The last ever imperial relief force sent to Britain inflicted a devastating defeat on the invading Picts and Irish in the battle of the Forest in 398. In the aftermath, Paternus, a Roman officer descended from a line of British rulers, was appointed to a north Wales command.
This was the birth of the north Wales kingdom of Gwynedd, which, with its expansionist policies, did more than any other Welsh kingdom to foster the idea of a united Wales in the centuries which followed. Gwynedd was acutely aware of its Roman past, nowhere better seen than in its emblem, now the Welsh flag – the red dragon of the Roman cohorts.
Emerging in a welter of war, invasion, defence, ethnic cleansing, disease, dynastic division, all under the imminent threat of Armageddon, the resilience of Gwynedd’s early rulers should not be underestimated. In Defence of the Empire tells the heroic story of this transformation from Roman province into sovereign state.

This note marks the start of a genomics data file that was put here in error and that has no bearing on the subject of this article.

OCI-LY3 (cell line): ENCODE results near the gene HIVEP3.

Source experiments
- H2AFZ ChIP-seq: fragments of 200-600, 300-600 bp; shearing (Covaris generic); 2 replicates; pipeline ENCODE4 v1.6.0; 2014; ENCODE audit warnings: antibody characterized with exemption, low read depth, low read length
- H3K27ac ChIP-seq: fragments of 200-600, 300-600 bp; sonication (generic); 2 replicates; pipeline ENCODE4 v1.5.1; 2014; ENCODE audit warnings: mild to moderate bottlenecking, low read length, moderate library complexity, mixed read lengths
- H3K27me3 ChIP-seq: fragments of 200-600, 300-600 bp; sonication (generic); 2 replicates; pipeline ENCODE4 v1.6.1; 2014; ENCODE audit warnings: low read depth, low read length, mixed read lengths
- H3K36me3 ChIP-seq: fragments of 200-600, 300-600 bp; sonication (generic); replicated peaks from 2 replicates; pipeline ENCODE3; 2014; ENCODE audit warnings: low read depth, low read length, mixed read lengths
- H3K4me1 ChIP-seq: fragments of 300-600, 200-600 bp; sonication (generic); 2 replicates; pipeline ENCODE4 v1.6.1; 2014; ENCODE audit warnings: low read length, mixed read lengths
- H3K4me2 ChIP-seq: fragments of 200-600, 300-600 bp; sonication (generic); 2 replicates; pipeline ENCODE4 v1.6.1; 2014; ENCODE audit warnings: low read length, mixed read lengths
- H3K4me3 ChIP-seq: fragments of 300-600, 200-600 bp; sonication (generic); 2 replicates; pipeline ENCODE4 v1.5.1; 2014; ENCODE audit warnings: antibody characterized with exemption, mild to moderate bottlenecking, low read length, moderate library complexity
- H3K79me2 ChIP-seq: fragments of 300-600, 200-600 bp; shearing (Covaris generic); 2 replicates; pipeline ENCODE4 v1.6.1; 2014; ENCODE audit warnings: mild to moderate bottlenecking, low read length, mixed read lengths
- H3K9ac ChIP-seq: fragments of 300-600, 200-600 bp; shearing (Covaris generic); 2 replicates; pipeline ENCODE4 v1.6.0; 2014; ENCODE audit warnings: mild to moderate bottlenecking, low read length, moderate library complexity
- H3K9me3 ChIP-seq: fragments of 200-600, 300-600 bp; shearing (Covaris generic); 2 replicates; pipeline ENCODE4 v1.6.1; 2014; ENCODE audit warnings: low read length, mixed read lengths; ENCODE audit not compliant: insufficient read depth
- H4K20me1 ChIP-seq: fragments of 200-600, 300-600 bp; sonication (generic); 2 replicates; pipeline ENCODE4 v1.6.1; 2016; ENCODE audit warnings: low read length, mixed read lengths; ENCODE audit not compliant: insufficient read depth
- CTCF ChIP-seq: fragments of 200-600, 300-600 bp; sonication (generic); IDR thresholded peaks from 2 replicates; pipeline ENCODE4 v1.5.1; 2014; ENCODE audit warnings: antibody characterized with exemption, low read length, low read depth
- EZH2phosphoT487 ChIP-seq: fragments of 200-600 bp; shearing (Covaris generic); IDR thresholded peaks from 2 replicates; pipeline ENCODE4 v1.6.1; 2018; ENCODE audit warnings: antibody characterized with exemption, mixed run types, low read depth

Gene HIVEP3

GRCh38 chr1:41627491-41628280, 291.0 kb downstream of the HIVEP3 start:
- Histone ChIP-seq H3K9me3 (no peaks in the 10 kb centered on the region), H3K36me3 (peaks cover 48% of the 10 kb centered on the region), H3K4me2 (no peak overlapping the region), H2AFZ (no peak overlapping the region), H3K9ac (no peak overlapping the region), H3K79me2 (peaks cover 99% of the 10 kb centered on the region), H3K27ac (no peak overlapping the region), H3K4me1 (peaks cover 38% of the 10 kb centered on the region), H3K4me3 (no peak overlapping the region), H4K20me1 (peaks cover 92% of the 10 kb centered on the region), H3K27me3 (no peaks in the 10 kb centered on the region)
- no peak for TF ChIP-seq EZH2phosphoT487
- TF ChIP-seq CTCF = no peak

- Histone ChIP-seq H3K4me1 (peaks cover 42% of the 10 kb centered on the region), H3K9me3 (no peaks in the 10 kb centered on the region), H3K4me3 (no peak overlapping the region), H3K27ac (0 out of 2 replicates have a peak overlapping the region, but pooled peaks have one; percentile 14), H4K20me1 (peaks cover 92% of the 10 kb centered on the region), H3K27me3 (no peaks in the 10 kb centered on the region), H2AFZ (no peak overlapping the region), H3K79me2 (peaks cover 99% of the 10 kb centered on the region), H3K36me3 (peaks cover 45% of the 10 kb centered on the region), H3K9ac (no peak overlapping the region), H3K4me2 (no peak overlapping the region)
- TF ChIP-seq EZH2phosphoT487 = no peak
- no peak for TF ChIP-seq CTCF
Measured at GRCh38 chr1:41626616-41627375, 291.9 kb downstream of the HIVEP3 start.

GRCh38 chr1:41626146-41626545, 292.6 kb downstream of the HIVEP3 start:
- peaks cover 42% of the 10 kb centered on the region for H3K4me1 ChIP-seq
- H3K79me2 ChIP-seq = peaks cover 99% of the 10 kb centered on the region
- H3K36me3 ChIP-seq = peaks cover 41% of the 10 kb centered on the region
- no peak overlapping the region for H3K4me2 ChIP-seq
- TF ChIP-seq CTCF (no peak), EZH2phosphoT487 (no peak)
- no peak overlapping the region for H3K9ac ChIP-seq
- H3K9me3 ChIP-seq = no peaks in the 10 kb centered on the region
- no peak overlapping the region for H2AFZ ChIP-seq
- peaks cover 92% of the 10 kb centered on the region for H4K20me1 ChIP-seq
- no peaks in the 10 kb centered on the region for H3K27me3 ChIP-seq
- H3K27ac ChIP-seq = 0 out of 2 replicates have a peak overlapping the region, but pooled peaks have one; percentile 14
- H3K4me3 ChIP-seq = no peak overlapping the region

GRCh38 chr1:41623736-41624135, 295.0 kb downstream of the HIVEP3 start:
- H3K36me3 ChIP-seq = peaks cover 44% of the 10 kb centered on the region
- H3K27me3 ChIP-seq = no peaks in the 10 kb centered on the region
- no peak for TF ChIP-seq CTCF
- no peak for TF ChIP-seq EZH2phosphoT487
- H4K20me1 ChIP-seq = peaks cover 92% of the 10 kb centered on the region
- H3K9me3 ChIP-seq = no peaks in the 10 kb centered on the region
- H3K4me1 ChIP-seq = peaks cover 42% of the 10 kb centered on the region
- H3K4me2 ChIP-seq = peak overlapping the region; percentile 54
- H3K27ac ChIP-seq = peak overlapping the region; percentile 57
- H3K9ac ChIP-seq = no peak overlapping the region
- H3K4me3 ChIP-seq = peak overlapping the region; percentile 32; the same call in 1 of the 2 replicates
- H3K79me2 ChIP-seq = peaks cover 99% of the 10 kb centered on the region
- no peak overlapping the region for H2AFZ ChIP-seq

When Edward I conquered Gwynedd in 1283 he was not only completing the Norman conquest of Britain south of Hadrian’s Wall. He was also recreating the Roman province. His great imperial headquarters in Wales, Caernarfon Castle, is, paradoxically, the supreme testimony to Gwynedd’s achievement and history, an embodiment in stone of all that Gwynedd had fought for.
© David Leedham 2010
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